Some dialects are found in standardized literary forms used in literature, while others are attested only in inscriptions. There are several historical forms. Homeric Greek is a literary form of Archaic Greek used in the epic poems, the "Iliad" and "Odyssey", in poems by other authors. Homeric Greek had significant differences in grammar and pronunciation from Classical Attic and other Classical-era dialects; the origins, early form and development of the Hellenic language family are not well understood because of a lack of contemporaneous evidence. Several theories exist about what Hellenic dialect groups may have existed between the divergence of early Greek-like speech from the common Proto-Indo-European language and the Classical period, they differ in some of the detail. The only attested dialect from this period is Mycenaean Greek, but its relationship to the historical dialects and the historical circumstances of the times imply that the overall groups existed in some form. Scholars assume that major Ancient Greek period dialect groups developed not than 1120 BCE, at the time of the Dorian invasion—and that their first appearances as precise alphabetic writing began in the 8th century BCE.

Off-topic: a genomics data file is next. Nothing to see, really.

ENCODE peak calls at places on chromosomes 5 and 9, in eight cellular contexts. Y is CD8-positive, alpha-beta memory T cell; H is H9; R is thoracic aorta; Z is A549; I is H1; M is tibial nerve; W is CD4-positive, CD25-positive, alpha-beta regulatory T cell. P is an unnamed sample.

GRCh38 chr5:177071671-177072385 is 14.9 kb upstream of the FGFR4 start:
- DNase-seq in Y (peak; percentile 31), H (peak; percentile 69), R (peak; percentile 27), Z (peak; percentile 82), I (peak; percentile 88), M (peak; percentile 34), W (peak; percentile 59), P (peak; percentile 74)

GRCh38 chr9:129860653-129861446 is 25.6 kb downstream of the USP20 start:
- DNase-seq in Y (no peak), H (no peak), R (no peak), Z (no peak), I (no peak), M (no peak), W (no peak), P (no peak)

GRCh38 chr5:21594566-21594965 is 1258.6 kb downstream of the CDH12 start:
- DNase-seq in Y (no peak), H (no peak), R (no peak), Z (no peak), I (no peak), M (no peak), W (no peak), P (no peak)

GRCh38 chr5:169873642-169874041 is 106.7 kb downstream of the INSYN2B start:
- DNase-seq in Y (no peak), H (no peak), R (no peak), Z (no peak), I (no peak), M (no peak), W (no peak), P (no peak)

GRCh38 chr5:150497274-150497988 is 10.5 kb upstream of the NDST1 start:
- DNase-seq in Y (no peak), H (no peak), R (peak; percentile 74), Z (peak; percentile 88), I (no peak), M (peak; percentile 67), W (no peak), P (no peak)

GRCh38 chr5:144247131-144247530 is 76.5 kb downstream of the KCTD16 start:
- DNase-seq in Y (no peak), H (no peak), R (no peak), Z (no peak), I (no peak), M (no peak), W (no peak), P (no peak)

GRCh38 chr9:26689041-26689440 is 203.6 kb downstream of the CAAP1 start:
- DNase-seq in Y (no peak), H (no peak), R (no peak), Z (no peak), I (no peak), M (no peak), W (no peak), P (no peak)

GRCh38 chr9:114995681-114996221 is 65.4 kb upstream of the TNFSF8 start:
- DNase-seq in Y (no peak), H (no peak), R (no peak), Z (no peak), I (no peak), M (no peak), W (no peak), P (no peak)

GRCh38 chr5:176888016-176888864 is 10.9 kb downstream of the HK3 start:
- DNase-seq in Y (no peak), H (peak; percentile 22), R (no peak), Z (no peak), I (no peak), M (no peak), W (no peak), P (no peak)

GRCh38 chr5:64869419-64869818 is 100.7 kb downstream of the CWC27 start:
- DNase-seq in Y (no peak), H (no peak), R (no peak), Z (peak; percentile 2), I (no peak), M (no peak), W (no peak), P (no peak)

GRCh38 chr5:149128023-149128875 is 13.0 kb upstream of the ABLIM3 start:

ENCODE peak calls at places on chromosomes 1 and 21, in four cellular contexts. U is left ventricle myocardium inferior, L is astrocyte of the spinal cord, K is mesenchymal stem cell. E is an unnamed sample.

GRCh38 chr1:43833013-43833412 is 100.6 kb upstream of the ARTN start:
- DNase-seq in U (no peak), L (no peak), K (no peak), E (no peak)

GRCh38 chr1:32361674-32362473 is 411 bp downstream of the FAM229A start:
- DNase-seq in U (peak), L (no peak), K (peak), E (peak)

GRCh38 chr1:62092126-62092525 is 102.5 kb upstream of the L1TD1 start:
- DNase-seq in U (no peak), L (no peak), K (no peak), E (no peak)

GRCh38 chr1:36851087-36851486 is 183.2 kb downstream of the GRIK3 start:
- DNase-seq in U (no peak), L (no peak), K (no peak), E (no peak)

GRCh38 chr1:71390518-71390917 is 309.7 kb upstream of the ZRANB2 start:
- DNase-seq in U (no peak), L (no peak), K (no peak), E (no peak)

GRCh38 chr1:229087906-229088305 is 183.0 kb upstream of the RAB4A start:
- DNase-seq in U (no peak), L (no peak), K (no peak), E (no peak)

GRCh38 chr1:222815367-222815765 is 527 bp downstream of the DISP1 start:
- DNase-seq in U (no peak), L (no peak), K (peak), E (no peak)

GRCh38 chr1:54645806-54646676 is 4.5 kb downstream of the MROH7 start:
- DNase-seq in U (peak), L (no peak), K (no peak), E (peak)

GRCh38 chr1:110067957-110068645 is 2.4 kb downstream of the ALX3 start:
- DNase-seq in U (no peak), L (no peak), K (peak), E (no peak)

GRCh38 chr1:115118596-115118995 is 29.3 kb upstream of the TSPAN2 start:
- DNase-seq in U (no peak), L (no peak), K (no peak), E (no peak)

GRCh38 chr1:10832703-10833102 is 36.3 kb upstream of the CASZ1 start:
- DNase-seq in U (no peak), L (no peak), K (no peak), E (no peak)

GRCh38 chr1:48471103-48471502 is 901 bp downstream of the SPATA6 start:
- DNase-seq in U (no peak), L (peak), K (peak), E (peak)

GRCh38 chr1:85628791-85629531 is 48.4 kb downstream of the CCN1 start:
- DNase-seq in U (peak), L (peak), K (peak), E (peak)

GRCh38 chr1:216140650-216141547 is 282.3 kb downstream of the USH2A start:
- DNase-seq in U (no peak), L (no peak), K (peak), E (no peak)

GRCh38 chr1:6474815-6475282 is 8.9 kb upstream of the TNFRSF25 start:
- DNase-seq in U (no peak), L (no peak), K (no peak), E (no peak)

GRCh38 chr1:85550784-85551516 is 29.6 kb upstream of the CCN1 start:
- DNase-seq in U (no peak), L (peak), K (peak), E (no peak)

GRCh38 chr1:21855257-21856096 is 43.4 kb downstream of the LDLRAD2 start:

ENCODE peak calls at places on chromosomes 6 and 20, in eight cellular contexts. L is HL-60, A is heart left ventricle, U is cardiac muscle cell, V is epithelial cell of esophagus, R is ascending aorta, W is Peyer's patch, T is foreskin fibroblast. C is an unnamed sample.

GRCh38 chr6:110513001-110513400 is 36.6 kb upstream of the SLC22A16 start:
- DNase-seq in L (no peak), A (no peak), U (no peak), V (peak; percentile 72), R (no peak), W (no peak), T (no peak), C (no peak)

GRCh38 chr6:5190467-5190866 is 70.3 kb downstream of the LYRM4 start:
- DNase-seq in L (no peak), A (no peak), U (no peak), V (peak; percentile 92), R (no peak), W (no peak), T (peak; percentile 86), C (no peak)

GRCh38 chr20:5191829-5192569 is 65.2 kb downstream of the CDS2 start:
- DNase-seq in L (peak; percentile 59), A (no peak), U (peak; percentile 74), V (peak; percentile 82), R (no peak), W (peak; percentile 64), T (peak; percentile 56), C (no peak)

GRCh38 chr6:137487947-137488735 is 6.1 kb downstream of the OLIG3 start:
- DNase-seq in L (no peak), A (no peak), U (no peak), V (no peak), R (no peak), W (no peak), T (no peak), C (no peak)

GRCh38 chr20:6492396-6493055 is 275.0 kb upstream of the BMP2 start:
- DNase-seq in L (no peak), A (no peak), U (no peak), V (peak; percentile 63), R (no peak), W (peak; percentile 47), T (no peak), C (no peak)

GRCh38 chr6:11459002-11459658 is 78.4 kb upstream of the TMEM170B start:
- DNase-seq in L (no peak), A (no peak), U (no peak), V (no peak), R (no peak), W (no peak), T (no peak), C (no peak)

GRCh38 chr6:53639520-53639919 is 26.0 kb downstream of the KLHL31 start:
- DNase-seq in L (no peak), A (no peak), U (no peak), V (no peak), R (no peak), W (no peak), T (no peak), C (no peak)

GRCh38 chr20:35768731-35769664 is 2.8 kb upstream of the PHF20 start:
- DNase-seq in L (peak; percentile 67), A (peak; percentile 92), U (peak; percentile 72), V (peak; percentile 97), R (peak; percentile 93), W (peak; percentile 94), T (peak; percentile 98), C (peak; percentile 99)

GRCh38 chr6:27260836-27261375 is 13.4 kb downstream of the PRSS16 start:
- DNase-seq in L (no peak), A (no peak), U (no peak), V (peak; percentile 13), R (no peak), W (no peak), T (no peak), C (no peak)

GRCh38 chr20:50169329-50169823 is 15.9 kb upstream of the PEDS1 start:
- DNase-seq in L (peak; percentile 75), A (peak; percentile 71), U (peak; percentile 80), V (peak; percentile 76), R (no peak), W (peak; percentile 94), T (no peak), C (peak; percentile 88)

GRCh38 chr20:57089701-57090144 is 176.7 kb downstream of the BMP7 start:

The invasion would not be "Dorian" unless the invaders had some cultural relationship to the historical Dorians. The invasion is known to have displaced population to the Attic-Ionic regions, who regarded themselves as descendants of the population displaced by or contending with the Dorians; the Greeks of this period believed there were three major divisions of all Greek people—Dorians and Ionians, each with their own defining and distinctive dialects. Allowing for their oversight of Arcadian, an obscure mountain dialect, Cypriot, far from the center of Greek scholarship, this division of people and language is quite similar to the results of modern archaeological-linguistic investigation. One standard formulation for the dialects is: West vs. non-west Greek is the strongest marked and earliest division, with non-west in subsets of Ionic-Attic and Aeolic vs. Arcadocypriot, or Aeolic and Arcado-Cypriot vs. Ionic-Attic. Non-west is called East Greek. Arcadocypriot descended more from the Mycenaean Greek of the Bronze Age.